Yeah, I don't want to get into predictions. What I've read recently though makes it seems like any victory for those that support "traditional" marriage will be rooted in technicality rather than logic.


Originally Posted by ebuddy View Post
Constitutional amendments must be ratified by 3/4ths of the States which I guess by definition is a supermajority, but not a popular one. With regard to laws, there's little doubt in my mind that this Congress (and others to be fair) would've appreciated needing less votes on some of their proposals and I suspect it is this notion that keeps the "supermajority" requirement idea at bay. To be honest, I've not put a lot of thought into whether or not I would support a popular, supermajority. A supermajority requirement would lend itself to greater legislative rigidity and this could be both good and bad I suppose.
Not what I was talking about, though the last sentence is my point entirely. Should California (or any state's) voters be able to amend their constitution without a supermajority? Seems unwise to me.


Originally Posted by ebuddy View Post
Oh no, I can't lose you too Dakar. Let me explain, when my wife and I got married in the courthouse, during the proceedings the JOP said something to the effect of; "if you think this commitment of marriage to one another is going to magically resolve any problems you may be having with one another, you are wrong." While not exactly an inspirational message at the time, it only cost me 10 bucks () and the lesson was that he's likely seen a lot of failed relationships come and go thinking they were going to legitimize it with a marriage certificate.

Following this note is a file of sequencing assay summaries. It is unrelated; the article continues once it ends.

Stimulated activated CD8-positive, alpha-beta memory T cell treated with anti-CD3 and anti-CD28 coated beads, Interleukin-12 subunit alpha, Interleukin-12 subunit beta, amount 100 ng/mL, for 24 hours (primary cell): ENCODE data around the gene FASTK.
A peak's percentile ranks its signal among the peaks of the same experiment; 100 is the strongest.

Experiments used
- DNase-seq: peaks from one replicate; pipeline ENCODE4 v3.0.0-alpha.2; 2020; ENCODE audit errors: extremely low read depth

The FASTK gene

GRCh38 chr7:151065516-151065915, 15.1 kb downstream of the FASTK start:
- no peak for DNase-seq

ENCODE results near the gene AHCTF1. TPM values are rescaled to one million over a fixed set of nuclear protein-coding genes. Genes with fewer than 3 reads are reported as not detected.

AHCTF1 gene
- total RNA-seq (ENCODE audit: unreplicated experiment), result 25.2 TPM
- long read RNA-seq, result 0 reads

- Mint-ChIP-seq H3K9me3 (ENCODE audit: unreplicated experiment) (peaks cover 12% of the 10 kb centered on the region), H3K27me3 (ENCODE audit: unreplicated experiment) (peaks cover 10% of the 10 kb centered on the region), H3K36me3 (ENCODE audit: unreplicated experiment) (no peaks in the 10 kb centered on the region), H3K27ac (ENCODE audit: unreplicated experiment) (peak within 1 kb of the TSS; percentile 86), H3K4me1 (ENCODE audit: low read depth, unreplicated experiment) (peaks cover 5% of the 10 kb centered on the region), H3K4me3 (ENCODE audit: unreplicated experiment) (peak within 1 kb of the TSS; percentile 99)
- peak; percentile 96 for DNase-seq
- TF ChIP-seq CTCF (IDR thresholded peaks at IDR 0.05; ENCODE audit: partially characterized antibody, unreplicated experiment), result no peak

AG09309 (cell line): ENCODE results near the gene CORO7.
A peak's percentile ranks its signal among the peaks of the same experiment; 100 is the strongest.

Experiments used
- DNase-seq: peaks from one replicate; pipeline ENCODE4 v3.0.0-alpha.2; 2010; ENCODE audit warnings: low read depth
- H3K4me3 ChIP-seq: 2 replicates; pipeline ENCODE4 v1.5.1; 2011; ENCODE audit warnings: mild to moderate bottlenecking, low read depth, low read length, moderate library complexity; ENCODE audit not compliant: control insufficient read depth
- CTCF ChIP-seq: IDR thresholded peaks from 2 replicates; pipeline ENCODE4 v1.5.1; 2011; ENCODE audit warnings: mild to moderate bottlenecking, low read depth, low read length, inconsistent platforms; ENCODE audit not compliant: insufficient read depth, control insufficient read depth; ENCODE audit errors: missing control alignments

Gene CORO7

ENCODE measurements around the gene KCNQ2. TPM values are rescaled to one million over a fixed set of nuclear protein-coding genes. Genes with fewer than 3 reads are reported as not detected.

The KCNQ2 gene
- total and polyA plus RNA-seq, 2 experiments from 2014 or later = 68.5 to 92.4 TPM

That's sort of what I figured.


Originally Posted by ebuddy View Post
I think for most it's the nature of homosexuality and almost nothing to do with the homosexuals. I've had the misfortune of being one of the messengers here, but it seems to me that homosexuality is simply not regarded in the same vein as race or gender and the case for a "marriage right" simply doesn't have the same weight constitutionally or otherwise.
Yeah, that's what I'm calling BS on. Constitutionality is at best a justification for people who don't like the idea of homosexuals. However, "liking" something has never been justification for outlawing an act in this country (Though we do have a long rich history of trying).



Originally Posted by ebuddy View Post
Then it might be illogical to you that the majority still view marriage as an integral part of building a family and rearing children. I don't think "marriage stopped being about moms and dads 50 years ago" Dakar.